Communication is an essential element of safety on a job site. Here are 7 questions to ask yourself about communication with your employees.
#1 –Do I Make Myself Accessible?
Any barriers to communication may mean safety on your site could be taking a hit. Try these simple steps to make yourself more accessible:
- Open your office door whenever possible
- Get out and say hi to your employees at least once per week
#2 – Do My Employees Understand Expectations?
Take the time to make sure employees understand the expectations of the organization. When something is fully understood, there’s less chance of a costly mistake. Here are two things to ask when assessing if your employees understand what is expected of them:
- Do my employees understand their role and the part they play in the bigger picture of our organization?
- Are my announcements clear and easily understood?
#3 – Do I Know My Employees Personally & Professionally?
Take a genuine interest in your employees personal and professional lives. Getting to know your employees opens the line of communication, building trust and mutual respect.
#4 –Do I Let My Employees Know Their Thoughts & Opinions Are Important?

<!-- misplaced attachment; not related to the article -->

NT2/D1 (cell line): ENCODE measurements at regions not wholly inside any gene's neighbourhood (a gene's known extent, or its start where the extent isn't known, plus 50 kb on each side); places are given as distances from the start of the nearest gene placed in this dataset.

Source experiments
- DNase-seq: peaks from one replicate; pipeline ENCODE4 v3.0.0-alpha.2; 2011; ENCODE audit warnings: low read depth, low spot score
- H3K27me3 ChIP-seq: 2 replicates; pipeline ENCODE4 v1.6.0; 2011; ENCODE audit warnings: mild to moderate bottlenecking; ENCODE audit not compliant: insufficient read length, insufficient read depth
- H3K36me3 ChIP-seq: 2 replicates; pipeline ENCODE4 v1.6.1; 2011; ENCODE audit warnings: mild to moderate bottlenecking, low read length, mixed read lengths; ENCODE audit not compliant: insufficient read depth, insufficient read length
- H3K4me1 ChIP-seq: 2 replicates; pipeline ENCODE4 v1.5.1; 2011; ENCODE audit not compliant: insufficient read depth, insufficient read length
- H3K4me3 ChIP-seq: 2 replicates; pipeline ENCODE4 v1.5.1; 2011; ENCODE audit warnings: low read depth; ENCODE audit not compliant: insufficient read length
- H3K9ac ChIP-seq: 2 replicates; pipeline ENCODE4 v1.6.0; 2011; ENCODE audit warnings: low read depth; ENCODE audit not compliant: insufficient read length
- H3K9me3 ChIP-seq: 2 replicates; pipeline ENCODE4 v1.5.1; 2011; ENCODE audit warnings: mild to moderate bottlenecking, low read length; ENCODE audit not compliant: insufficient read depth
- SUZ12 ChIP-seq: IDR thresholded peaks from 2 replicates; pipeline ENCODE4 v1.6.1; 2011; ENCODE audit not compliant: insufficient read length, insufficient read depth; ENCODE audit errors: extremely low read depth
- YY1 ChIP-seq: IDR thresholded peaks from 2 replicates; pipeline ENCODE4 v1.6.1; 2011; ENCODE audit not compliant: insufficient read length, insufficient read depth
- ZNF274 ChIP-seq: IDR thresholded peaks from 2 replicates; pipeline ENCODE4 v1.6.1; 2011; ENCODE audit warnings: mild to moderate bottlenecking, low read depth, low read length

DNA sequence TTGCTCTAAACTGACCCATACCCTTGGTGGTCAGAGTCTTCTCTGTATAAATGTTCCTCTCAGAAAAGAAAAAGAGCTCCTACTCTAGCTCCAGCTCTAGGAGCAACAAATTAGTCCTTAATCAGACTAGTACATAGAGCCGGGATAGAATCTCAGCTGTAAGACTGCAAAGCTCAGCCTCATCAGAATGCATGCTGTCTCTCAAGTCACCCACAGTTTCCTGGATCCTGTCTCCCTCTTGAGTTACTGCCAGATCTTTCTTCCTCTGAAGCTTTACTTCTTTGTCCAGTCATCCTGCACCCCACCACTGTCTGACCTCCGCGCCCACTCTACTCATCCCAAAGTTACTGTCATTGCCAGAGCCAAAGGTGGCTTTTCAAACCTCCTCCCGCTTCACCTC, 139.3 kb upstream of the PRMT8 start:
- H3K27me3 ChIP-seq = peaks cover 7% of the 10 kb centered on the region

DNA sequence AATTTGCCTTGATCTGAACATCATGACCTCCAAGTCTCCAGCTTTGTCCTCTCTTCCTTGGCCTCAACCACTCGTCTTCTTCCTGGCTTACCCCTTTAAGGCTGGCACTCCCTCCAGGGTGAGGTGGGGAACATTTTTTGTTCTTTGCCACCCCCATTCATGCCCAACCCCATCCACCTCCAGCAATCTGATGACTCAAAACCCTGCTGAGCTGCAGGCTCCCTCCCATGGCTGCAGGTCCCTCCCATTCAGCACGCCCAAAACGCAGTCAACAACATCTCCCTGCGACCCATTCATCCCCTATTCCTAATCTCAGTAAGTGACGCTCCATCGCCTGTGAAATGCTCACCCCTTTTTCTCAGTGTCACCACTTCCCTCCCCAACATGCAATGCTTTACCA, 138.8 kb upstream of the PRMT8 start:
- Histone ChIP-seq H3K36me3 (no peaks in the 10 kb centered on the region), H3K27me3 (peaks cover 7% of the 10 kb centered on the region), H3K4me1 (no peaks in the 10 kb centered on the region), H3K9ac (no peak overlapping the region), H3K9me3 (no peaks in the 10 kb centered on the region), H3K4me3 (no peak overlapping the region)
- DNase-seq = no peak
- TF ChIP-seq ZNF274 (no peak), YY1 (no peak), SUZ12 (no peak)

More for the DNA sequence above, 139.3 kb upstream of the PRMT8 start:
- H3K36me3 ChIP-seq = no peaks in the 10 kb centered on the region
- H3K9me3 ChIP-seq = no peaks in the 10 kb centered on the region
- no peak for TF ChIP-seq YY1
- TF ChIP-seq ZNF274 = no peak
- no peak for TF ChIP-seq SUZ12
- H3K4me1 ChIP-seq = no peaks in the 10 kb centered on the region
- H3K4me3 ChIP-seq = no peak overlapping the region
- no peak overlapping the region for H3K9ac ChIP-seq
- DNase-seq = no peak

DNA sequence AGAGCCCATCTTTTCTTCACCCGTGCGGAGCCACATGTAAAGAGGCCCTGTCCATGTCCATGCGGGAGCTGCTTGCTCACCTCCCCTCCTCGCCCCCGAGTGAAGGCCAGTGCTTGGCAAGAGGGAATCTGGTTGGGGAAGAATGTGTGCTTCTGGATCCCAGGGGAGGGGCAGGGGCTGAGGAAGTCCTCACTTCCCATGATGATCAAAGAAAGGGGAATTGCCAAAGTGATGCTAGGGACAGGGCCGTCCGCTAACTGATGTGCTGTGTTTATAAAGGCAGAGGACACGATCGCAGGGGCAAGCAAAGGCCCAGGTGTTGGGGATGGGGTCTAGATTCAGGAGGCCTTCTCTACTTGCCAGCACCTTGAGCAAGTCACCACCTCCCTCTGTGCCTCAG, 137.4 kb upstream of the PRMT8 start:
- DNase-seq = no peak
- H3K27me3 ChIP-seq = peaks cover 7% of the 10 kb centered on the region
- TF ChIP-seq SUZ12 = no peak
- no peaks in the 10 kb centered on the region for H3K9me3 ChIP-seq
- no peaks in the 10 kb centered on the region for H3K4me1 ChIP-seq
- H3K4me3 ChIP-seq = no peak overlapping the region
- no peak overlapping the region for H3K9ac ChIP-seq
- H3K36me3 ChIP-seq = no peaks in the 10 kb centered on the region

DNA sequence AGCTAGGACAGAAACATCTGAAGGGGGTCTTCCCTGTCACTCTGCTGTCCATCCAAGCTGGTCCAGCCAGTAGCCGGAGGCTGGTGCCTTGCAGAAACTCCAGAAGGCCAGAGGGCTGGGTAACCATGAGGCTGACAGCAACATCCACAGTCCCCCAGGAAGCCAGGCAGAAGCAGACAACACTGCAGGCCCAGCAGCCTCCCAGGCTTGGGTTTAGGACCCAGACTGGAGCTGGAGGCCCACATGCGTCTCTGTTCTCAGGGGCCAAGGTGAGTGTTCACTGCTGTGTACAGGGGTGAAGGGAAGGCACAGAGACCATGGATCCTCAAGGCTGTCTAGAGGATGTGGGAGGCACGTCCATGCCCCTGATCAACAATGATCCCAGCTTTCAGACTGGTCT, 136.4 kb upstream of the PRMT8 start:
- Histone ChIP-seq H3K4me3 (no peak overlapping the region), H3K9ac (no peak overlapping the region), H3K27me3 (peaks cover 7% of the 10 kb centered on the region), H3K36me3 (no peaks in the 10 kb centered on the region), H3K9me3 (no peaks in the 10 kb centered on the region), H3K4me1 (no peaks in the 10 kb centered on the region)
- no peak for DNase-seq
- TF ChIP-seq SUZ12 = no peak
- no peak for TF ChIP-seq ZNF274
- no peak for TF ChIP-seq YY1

When your employees feel safe communicating with you, they will be more likely to bring things to your attention that need to be addressed. By opening the communication channel, you can help improve processes and procedures and implement changes to guide employees and your facility to a higher level of safety.
#5 –Do I Provide Information In Multiple Formats?
Everyone learns differently. When communicating changes or updates to employees, supply the information in multiple formats. Some examples of ways to communicate include:
Take the time to understand how your employees learn best and ask for feedback in the form of verbal or written consent.
#6 –Do I follow Up With My Employees?
Following up is a key part of the feedback loop that drives improvements in safety on your site. Managers who circle back with employees are reinforcing that employees’ suggestions are valid, important, and most importantly – acted on or considered.
#7 – Do I Uphold A Culture of Safety?
Safety is a continual process of improvement that requires buy-in from everyone, including workers on the ground to leadership and everywhere in between. Your entire facility needs to be dedicated to safety and workers need to feel they are heard. Who better to model safety for your employees than YOU? Building a safety culture may mean something different everywhere you go. What does a safety culture mean for you? Download this communication checklist and write your answer in the space provided. Revisit from time to time to hold yourself accountable for your part in safety for yourself, your employees, and your company.